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Posts Tagged ‘sorrow’

We saw The Fantasticks on our trip to NYC in early October. It’s one of the longest-running shows around, but I’d never seen it and wasn’t familiar with the music. After seeing it, though, I bought the soundtrack, and have been humming “Try to Remember,” the theme song, ever since.

Image from Wikipedia

The Fantasticks is a small-scale show, with a cast of eight (and one of the roles is a mute). The “set” is a curtain, plus a cardboard circle that serves as sun and moon, and a trunk to conceal two traveling bums/actors who pop up when needed. On one level, the story is simply a charming take on the star-crossed young lovers trope. (There’s a wall between their houses, but it turns out their fathers put it up to encourage them to fall in love. Reverse psychology!)

The plot includes a staged abduction (which allows the young “Romeo” to be a hero), several arguments, and plenty of bumbling fun from the traveling actors. The narrator, El Gallo, as wickedly handsome and wryly humorous as Captain Jack Sparrow, spends half his time addressing the audience and half his time acting as chief bandit/architect of the love story.

Part of me is tempted to dismiss The Fantasticks as merely a frothy, whimsical, sparkling piece of musical theatre. There’s a lot of exaggeration and then lampooning of musical-theatre stereotypes (the young lovers, in particular, are so wide-eyed they’re a bit annoying). The dads are highly amusing, with their sly wit and irritable tempers. There’s only a little “real” violence, and all’s well that ends well. Simple, right?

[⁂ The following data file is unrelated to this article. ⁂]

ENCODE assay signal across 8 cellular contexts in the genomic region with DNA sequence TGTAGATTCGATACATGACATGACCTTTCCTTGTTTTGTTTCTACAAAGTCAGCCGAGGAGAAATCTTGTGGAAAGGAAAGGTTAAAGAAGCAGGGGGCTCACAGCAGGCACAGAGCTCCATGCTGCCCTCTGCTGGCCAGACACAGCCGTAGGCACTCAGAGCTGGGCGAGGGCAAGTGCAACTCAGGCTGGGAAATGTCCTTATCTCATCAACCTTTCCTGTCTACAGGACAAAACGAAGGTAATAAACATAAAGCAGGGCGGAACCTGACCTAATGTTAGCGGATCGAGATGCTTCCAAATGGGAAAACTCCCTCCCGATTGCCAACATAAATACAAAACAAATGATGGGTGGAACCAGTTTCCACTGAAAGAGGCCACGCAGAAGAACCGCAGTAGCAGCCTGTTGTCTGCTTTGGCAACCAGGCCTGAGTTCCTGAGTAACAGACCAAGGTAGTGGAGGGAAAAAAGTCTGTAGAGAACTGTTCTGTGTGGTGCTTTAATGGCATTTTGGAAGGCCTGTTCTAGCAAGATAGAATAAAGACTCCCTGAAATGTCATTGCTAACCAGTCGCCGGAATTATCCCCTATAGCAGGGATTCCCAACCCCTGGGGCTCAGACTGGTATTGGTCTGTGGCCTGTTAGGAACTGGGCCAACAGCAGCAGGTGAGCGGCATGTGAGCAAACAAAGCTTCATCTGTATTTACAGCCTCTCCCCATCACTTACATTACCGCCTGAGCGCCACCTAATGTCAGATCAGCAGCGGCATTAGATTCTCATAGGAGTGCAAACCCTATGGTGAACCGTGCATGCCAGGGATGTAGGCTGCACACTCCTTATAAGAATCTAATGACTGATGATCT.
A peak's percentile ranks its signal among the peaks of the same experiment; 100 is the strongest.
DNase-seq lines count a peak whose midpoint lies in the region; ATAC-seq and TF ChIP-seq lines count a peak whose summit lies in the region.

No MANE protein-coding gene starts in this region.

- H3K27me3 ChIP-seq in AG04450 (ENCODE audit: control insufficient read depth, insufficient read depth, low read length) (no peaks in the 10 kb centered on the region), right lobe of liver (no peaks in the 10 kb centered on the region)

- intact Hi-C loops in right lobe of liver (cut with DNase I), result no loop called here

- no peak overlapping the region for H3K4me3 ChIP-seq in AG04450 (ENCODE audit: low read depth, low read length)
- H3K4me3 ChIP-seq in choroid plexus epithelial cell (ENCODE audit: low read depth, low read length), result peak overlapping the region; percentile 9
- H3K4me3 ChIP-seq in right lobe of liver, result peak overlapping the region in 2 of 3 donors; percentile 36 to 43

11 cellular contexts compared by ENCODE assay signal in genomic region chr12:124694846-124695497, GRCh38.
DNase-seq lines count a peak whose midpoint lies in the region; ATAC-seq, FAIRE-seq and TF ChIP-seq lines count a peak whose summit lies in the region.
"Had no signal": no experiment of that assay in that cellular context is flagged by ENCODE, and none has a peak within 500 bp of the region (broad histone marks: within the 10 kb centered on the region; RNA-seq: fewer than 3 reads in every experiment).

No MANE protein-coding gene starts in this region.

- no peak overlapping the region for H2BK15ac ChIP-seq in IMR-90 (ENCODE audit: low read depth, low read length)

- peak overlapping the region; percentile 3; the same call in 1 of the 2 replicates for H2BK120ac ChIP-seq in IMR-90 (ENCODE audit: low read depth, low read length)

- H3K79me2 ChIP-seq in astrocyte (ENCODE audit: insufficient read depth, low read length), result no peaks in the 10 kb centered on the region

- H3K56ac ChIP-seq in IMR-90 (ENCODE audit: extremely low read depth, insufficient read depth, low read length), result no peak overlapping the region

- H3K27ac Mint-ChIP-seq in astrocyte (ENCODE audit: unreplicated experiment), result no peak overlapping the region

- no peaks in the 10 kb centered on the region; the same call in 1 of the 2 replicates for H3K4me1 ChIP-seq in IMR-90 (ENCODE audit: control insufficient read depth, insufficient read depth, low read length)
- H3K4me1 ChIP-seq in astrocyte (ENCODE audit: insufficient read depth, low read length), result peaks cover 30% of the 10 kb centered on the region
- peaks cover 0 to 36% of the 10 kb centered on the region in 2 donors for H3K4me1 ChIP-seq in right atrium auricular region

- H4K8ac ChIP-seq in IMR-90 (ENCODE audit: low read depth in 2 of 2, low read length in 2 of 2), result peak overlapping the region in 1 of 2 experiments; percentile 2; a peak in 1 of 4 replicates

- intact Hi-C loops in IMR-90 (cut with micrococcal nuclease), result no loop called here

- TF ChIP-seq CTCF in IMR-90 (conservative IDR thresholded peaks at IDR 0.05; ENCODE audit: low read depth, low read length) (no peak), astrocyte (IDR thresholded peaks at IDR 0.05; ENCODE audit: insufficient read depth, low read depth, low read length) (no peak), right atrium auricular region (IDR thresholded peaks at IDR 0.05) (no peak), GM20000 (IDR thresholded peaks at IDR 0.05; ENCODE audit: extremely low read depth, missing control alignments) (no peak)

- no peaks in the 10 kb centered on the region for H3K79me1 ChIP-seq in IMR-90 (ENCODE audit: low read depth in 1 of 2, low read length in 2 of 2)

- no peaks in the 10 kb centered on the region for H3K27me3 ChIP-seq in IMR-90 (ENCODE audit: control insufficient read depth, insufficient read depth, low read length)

Not quite. The plot’s deeper meaning has nothing at all to do with falling in love, or reverse psychology, or the questionable morality of staging your daughter’s fake abduction. It hides in plain sight, and it only comes to light near the end, when the narrator explains why he pulled the puppet strings to separate the young lovers for a while:

There is a curious paradox that no one can explain:
Who understands the secret of the reaping of the grain?
Who understands why spring is born out of winter’s laboring pain,
or why we all must die a bit before we grow again?

I do not know the answer; I merely know it’s true.
I hurt them for that reason, and myself a little bit too.

El Gallo would never admit it, but he’s a little sad to end up alone, as he has been the whole time. He’s a romantic but lonely figure, riding off into the sunset. However, he’s stumbled on a bit of wisdom, which reappears in the final song and takes on a new gravity after the lines above: “without a hurt, the heart is hollow.”

While I don’t believe in a narrator (or anyone else) pulling my strings like a puppet, I do believe this: sorrow can deepen us, make us into better, braver and more compassionate people. When I was a college student grieving the loss of a friend who had died suddenly in a car crash, one of my professors put it this way: sorrow digs a well inside us.

The young lovers, before their struggle, were sweet but shallow: they needed the separation to make them appreciate one another, and to draw on their own reserves of courage and strength. (After they’re reunited, El Gallo urges the fathers not to take down the wall. One set of obstacles is gone, but others will remain.)

The Fantasticks isn’t a morality tale, and it would be dangerous to view it as a blueprint for life. But these lines about grief and love have lodged in my heart, and I think the show needs this bittersweet reminder. There must always be some darkness to balance the light, a bit of grief to balance out the joy – even in the world of musical fantasy, where anything can happen.

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